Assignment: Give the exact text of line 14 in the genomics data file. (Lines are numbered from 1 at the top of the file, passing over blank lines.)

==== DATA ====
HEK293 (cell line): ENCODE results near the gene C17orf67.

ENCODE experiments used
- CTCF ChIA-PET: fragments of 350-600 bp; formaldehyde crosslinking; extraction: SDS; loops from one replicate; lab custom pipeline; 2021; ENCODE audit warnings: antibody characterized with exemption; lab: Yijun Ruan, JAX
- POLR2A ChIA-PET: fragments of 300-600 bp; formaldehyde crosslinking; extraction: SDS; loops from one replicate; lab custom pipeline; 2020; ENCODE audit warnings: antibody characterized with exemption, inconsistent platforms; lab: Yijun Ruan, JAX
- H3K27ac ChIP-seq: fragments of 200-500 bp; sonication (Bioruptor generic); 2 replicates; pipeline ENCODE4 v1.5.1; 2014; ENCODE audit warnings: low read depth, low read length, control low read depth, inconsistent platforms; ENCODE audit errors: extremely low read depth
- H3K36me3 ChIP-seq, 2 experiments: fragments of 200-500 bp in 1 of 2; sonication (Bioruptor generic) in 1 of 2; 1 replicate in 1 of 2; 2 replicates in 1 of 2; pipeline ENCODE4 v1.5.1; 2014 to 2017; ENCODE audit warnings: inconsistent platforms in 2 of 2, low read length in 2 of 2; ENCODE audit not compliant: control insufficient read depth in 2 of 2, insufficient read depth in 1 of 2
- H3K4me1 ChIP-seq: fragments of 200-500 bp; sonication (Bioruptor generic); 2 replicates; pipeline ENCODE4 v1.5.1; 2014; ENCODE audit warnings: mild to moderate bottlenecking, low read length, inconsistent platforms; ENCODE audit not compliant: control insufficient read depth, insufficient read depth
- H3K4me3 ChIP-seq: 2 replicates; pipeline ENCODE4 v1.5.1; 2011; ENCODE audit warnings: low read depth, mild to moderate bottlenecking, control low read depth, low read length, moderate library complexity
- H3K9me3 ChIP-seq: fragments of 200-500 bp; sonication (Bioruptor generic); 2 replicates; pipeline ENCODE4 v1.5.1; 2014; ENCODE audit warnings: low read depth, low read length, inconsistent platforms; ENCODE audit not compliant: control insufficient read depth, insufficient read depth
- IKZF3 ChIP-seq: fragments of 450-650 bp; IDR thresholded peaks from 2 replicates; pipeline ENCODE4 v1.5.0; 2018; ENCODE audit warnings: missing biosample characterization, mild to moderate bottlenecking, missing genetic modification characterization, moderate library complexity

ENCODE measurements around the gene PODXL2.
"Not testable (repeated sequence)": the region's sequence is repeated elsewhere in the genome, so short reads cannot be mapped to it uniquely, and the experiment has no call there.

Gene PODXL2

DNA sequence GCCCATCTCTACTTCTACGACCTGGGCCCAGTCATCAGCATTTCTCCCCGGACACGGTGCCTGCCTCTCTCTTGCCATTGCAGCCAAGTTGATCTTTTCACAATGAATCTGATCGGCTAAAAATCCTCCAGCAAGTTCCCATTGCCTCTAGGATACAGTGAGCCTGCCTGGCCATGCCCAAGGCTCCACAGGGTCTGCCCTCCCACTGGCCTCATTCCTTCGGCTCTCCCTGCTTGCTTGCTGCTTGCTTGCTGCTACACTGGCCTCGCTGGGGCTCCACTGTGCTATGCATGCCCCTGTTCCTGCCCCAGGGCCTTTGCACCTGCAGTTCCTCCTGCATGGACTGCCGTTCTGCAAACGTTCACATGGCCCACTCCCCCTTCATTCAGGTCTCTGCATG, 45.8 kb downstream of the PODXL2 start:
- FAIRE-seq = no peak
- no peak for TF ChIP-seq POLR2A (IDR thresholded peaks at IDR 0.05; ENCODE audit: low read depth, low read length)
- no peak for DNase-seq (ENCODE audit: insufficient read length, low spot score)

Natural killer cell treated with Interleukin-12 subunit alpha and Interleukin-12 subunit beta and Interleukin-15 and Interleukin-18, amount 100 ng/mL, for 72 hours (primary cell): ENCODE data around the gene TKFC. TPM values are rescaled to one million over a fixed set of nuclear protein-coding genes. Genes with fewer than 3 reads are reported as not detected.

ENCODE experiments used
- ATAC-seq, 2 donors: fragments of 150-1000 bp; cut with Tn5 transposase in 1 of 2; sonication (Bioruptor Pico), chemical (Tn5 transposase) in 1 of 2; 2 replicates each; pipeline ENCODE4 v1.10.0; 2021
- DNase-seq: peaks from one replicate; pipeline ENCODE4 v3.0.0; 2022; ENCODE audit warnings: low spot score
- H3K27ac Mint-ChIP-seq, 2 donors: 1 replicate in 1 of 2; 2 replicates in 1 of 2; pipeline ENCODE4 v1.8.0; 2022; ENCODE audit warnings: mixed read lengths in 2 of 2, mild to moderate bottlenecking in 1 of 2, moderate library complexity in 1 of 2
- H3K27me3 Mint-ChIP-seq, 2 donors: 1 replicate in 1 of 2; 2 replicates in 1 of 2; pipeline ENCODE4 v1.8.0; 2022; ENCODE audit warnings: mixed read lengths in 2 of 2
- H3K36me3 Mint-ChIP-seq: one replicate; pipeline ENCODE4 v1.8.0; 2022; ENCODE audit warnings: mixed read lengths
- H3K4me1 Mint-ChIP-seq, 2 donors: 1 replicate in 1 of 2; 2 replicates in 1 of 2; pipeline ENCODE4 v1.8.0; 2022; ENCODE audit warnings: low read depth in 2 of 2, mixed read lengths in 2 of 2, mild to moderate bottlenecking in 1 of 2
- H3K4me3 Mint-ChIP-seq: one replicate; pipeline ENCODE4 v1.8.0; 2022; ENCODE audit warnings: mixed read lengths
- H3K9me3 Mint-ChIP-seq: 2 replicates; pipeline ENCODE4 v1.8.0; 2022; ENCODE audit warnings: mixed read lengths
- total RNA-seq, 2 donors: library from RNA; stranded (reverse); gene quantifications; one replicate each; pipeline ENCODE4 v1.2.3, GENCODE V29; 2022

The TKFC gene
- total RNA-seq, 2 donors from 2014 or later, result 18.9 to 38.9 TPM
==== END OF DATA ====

DNA sequence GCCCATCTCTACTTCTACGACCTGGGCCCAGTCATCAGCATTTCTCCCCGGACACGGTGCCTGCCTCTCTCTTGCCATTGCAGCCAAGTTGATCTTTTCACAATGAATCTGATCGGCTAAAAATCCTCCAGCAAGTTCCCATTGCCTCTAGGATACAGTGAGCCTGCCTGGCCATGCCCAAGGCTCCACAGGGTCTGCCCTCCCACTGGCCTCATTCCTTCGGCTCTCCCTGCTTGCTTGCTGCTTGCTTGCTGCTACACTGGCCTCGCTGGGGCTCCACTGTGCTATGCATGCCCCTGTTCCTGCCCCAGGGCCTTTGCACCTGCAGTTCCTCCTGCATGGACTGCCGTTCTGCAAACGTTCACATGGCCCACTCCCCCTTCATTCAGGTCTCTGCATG, 45.8 kb downstream of the PODXL2 start: